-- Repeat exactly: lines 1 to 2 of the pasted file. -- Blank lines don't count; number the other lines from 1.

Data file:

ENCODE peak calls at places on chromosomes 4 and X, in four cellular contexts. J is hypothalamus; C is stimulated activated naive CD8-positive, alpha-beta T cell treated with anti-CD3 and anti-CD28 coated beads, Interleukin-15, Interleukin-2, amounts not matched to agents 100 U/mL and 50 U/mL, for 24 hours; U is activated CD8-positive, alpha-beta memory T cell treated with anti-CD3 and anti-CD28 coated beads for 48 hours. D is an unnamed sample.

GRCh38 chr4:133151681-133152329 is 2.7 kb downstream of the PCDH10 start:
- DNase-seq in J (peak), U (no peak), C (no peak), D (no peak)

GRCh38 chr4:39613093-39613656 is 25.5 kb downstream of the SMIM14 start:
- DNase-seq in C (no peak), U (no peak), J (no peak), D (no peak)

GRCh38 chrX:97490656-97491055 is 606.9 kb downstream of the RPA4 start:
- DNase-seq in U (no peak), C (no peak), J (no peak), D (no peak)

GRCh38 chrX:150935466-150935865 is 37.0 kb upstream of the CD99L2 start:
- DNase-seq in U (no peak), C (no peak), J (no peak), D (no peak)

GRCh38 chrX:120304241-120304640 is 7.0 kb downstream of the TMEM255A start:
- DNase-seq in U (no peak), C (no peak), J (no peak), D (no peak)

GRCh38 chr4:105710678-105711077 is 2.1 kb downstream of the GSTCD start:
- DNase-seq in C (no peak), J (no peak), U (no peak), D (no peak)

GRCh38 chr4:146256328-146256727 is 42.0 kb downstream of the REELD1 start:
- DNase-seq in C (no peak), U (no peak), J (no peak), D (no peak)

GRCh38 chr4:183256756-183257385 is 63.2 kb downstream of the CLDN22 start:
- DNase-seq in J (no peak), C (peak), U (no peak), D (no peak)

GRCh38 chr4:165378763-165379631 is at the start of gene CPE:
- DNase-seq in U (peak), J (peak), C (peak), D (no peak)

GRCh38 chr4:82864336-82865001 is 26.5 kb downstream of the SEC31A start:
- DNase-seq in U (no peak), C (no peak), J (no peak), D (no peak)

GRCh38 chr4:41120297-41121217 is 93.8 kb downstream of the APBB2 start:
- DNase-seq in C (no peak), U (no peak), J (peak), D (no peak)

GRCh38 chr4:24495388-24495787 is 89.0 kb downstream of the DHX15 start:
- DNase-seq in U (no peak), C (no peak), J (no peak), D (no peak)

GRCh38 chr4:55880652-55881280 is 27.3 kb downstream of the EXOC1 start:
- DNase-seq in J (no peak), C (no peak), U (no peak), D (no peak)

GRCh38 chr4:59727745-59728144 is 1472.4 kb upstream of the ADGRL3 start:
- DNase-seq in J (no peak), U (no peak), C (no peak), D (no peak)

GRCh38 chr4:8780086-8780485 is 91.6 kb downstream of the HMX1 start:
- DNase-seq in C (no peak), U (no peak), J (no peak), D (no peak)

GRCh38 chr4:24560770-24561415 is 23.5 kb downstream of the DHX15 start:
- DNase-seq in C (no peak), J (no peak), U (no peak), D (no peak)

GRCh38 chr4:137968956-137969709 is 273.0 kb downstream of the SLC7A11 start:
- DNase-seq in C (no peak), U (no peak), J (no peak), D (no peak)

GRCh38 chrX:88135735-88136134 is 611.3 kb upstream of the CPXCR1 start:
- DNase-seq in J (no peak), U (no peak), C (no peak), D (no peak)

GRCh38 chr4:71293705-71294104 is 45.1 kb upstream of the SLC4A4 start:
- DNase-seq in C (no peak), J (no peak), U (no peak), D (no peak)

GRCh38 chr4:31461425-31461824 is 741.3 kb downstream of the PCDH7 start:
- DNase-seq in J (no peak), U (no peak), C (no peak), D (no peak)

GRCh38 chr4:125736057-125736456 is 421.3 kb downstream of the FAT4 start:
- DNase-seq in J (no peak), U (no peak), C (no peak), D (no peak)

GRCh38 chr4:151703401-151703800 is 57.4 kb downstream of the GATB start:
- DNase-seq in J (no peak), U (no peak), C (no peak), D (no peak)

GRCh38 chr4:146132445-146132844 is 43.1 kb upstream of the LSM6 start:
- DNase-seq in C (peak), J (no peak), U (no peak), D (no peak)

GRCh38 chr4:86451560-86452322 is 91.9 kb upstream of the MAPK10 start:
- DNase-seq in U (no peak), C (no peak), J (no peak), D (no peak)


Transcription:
ENCODE peak calls at places on chromosomes 4 and X, in four cellular contexts. J is hypothalamus; C is stimulated activated naive CD8-positive, alpha-beta T cell treated with anti-CD3 and anti-CD28 coated beads, Interleukin-15, Interleukin-2, amounts not matched to agents 100 U/mL and 50 U/mL, for 24 hours; U is activated CD8-positive, alpha-beta memory T cell treated with anti-CD3 and anti-CD28 coated beads for 48 hours. D is an unnamed sample.

GRCh38 chr4:133151681-133152329 is 2.7 kb downstream of the PCDH10 start: